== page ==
Attorneys for nine women who have agreed to testify against entertainer Bill Cosby (search) in a sexual assault (search) lawsuit asked a judge Wednesday to let them take the stand anonymously.

"I urge the court not to say to these women that the price of coming forward is to be immediately swept into the publicity maelstrom," said Ralph Jacobs, a lawyer for one of the women.

U.S. District Judge Eduardo Robreno (search) did not say when he would issue a ruling.

Cosby's lawyers did not object outright to allowing the "Jane Doe witnesses" but expressed concern that such privacy could be abused.

Cosby lawyer Patrick O'Connor worried that the women might "speak to the press under the cloak of anonymity" about the allegations against Cosby. The five lawyers representing the women assured the judge that they and their clients would not do that.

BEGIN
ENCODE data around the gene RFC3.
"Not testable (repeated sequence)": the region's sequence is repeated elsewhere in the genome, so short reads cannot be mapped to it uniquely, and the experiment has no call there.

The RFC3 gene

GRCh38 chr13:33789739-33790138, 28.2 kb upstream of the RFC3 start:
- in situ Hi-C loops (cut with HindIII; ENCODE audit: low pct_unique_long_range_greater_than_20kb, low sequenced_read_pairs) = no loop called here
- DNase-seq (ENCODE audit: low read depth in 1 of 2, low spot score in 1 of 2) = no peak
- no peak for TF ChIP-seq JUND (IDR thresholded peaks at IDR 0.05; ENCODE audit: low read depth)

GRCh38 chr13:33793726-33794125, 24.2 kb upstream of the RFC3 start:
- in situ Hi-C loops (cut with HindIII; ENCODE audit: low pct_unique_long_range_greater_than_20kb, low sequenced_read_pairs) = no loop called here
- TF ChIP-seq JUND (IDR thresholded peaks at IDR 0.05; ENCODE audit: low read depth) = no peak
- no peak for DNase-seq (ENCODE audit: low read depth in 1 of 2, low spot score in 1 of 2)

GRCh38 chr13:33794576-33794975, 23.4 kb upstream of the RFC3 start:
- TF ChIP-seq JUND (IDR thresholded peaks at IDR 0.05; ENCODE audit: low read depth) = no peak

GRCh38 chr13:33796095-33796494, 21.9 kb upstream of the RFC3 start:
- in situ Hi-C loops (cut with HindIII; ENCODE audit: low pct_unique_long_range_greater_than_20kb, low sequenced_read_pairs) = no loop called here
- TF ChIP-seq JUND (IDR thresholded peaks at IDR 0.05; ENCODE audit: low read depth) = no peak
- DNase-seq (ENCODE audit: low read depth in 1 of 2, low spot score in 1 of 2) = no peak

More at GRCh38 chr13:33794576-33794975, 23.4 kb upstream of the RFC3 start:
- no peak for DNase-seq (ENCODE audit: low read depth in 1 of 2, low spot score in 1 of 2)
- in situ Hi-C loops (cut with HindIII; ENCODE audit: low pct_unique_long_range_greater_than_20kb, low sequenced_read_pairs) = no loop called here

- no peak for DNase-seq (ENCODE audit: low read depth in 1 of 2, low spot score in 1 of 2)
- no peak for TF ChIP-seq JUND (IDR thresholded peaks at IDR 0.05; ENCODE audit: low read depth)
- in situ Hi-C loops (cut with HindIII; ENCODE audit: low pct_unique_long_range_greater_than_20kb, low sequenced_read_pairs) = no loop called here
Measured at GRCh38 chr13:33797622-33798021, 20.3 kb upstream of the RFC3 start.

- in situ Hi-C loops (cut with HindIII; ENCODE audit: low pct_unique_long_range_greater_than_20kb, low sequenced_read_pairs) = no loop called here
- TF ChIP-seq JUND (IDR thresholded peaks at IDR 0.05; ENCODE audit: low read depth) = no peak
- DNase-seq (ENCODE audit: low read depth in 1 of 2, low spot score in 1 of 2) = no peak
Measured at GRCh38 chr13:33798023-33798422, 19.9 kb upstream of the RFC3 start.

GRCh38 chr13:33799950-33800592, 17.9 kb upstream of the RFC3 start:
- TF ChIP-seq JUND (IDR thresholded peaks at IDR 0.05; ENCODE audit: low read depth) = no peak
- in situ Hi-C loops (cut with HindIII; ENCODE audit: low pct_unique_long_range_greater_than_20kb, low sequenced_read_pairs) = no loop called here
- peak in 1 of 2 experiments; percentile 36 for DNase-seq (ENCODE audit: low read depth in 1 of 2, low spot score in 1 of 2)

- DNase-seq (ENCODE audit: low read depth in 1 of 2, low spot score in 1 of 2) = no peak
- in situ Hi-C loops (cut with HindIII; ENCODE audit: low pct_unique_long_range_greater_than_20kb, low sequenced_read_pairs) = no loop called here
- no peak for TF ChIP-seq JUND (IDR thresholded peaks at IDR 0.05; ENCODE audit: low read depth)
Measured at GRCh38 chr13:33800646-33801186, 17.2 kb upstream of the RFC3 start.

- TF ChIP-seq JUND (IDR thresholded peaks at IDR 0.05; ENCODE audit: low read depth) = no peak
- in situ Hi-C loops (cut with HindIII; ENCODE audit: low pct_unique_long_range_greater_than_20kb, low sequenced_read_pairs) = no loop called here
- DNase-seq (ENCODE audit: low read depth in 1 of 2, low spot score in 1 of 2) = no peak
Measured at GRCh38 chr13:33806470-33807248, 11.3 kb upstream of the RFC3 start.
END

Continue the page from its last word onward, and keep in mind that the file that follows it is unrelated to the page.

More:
The women have agreed to testify in a civil suit filed by a former Temple University employee. She alleged Cosby drugged and then fondled her; all of the women allege similar behavior by the entertainer.

The plaintiff has been identified in court documents, but it is the policy of The Associated Press not to publish names of alleged sexual assault victims without their consent.

The woman, who now lives in her native Ontario, Canada, filed her suit against Cosby in March.

She went to Canadian authorities on Jan. 13 and alleged that about a year earlier, Cosby gave her three blue pills that rendered her semiconscious, and then molested her at his mansion in a Philadelphia suburb. Local prosecutors declined to file charges, citing insufficient evidence.

Attorneys for Cosby, 67, have said he considered himself a friend and mentor to the woman. He denied the assault allegation but acknowledged giving her over-the-counter medication after she complained that she was stressed and having trouble sleeping.